ROAD CONTRACTORS and consultants face a dramatic drop in workload next year because the government has been too slow to push through projects set out in its 10-year transport plan.
This week road builders expressed fears that they would run out of work because a gap is appearing between completion of existing projects and start of new ones.
There are also concerns that delays to proposed trunk road schemes are throwing the government's 10-year transport plan off schedule.
Schemes to make up the target of completing 100 bypasses and 576km of motorway widening over 10 years are reaching tender stage far too slowly for them to hit targets.
Contractors and consultants fear there will be a road building hiatus after summer 2002. This is due to the Highways Agency's failure to give the go ahead to schemes from the Highways Agency's 41 project Targeted Programme of Improvements.
Another 35 schemes are facing delay because their construction depends on the outcome of the government commissioned multimodal transport studies.
Some of the big studies have slipped back by 'several months' with the pivotal Midlands to Manchester; London to South Midlands and London Orbit studies not expected until well into the new year.
'We are concerned that there could be a hiatus in road building after summer 2002, ' said Civil Engineering Contractors Association chief economist Jim Turner.
'No schemes look likely to come through before summer next year and they won't be starting on site until 2005 at the earliest.'
Turner was backed by consultants. Mott MacDonald director Clive Livingstone warned of a dip in work in 18 months because New Labour had failed to accelerate spending following years of decline under the previous Conservative government.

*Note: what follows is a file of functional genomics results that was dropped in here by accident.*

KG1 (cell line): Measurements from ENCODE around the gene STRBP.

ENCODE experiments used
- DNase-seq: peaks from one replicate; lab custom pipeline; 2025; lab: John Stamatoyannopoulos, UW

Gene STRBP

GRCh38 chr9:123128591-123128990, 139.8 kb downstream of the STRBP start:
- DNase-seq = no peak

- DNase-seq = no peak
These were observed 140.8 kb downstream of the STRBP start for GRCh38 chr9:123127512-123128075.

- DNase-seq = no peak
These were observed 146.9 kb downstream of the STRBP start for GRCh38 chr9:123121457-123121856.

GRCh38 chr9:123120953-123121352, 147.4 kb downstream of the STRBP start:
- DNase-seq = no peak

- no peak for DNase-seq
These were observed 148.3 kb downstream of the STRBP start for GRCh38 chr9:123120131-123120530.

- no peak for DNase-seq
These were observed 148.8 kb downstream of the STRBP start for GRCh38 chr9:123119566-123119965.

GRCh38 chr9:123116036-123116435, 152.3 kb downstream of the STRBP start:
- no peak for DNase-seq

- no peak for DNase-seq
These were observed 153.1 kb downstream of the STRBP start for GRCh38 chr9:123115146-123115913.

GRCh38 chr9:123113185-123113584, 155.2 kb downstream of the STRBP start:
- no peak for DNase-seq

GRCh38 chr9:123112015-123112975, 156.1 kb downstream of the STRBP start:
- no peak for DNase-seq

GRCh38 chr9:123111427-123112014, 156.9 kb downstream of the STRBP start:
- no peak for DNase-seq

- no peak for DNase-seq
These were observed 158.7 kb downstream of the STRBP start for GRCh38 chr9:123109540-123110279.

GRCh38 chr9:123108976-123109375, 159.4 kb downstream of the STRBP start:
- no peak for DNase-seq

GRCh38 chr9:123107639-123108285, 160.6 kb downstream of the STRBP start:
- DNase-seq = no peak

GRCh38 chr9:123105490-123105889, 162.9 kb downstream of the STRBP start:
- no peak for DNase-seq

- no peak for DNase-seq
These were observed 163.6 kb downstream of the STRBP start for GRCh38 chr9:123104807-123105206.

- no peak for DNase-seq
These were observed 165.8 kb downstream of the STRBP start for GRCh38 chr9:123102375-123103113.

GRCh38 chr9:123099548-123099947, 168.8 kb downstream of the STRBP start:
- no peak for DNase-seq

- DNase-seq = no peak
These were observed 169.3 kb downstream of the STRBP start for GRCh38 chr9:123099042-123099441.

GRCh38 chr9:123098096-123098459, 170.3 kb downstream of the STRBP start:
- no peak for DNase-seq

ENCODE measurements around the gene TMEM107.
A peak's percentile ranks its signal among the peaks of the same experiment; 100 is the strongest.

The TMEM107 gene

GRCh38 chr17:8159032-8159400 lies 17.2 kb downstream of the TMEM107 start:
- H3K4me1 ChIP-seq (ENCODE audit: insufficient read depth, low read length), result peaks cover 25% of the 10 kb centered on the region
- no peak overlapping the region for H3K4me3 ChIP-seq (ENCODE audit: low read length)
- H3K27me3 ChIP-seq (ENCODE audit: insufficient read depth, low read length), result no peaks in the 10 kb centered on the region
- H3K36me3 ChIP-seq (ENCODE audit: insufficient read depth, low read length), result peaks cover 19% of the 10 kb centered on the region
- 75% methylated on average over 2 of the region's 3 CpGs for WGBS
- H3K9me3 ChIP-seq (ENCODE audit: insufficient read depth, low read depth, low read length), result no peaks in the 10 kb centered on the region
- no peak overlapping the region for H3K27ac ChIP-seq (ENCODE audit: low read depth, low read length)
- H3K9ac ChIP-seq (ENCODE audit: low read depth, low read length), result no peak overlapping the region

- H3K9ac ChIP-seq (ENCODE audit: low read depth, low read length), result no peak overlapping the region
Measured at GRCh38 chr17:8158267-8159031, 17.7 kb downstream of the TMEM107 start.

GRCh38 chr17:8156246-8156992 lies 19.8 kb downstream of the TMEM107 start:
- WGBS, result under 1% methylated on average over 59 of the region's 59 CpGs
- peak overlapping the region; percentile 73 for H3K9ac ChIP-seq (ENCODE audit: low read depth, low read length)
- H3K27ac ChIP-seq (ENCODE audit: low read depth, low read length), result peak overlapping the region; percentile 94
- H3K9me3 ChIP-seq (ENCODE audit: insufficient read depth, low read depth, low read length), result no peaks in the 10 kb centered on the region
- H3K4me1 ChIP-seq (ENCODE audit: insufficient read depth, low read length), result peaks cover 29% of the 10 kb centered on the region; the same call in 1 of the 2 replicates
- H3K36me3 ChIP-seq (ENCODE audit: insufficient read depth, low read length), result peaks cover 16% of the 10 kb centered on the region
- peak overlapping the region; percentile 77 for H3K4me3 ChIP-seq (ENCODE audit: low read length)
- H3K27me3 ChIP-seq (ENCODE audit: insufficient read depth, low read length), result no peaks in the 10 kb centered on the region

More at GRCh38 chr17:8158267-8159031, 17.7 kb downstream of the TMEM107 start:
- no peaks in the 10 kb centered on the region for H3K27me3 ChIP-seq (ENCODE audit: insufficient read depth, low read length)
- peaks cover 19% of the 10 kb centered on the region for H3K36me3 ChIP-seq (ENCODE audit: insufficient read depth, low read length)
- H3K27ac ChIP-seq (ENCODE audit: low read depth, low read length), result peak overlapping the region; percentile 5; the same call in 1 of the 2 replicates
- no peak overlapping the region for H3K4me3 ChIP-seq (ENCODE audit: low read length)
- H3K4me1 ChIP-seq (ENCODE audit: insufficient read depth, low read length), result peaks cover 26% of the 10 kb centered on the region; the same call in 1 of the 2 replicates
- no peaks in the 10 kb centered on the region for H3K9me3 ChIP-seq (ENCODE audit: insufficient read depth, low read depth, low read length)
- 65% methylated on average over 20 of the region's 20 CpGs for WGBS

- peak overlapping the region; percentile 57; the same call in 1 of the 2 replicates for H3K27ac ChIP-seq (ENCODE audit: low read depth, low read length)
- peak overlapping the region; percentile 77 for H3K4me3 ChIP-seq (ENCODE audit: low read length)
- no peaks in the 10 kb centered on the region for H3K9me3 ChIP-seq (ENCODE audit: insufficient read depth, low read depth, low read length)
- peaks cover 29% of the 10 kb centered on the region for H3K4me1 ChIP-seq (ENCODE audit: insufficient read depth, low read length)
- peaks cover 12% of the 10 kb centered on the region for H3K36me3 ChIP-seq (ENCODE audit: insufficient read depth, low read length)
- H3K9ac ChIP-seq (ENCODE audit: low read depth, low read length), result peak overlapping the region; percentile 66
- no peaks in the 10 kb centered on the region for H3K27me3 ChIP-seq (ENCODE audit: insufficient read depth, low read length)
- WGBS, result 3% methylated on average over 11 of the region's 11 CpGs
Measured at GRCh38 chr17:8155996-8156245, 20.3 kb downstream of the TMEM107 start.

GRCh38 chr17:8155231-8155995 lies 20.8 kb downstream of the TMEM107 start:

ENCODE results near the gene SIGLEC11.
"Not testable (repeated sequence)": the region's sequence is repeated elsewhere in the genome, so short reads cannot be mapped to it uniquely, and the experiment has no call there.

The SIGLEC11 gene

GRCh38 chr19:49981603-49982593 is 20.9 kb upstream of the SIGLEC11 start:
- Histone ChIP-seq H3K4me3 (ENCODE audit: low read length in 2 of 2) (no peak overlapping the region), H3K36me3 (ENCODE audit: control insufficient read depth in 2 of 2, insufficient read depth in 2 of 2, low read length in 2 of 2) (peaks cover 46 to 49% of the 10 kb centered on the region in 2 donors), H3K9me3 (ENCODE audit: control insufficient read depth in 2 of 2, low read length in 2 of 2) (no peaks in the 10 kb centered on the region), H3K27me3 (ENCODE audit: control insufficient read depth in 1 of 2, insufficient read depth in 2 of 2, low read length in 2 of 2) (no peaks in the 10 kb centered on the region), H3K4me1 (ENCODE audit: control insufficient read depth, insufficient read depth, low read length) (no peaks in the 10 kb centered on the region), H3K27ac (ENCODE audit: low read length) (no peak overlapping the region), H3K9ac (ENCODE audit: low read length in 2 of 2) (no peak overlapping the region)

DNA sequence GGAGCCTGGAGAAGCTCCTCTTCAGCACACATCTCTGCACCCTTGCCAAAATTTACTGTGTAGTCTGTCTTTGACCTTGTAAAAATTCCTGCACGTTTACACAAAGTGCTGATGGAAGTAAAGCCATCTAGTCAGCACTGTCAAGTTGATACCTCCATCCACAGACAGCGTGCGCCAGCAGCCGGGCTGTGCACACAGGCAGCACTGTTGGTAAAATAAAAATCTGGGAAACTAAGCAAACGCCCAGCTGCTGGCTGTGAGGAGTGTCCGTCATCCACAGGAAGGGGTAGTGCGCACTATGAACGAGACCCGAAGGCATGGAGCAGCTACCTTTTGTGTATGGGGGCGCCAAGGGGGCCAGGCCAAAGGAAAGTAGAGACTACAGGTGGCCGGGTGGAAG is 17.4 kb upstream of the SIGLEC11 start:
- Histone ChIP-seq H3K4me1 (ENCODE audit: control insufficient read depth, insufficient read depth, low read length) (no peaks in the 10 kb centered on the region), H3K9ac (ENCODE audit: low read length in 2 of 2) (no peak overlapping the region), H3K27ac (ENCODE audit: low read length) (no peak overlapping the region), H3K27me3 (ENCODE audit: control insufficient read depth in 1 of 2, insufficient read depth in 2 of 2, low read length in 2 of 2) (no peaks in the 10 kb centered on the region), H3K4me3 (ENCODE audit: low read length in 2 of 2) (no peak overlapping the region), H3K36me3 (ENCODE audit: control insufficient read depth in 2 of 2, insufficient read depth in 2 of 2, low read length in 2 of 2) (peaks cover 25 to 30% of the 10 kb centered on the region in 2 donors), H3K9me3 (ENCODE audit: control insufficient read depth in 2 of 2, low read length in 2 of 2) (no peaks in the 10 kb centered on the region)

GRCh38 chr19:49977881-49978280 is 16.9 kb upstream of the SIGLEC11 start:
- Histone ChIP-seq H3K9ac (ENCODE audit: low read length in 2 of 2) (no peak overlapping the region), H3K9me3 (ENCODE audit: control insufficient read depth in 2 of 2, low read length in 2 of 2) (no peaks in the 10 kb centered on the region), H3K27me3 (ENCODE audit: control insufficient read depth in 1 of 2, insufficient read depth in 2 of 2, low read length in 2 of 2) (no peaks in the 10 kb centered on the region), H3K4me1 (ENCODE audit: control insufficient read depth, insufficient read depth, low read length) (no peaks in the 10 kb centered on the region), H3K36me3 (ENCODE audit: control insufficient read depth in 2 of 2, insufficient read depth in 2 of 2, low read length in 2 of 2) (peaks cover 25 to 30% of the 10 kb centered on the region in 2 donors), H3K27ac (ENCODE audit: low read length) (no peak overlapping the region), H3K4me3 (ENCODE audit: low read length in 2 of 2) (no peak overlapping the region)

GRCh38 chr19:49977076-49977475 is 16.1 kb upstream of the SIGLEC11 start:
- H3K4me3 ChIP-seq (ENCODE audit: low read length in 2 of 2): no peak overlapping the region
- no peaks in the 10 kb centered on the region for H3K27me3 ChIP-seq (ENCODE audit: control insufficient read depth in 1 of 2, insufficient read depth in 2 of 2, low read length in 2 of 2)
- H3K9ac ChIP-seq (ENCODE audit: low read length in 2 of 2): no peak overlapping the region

'A sudden switch from a declining roads programme to an accelerating one has proved to be extremely difficult, ' he said.
The concerns are voiced in the week that the government warned that it might divert funds from the £60bn road budget for the next 10 years into the troubled rail sector.
Failure to spend the trunk roads allocation of £13.5bn over 10 years could lead to some of it being spent on rail, industry sources warned.
The government's 10-year transport plan, which runs from April 2001 to April 2011, will be reviewed by the government from January. A new one running from March 2003 to April 2013 will be launched in July.
Fears are expressed that road funding in the original 10year plan could be delayed and earmarked for spending after 2011.
WSP Civils managing director Dennis Wheatley warned that such moves could ruin the stability the industry has gained from the government's efforts to set out long-term spending allocations for transport sectors Changes in the timing of roads spending could cause chaos among firms which have formed large teams geared for long-term roads based work, he said.
The Highways Agency insisted this week that, once schemes are announced, its new procurement strategy would see it delivering schemes to the 10year plan targets.
INFOPLUS www. highways. gov. uk
NCE500 Do you think that the government should raid the roads budget to pay for rail ?
NCE500 is 500 engineers that agree to be polled with a different question each week.
39 % said yes 3% said no 58% didn't know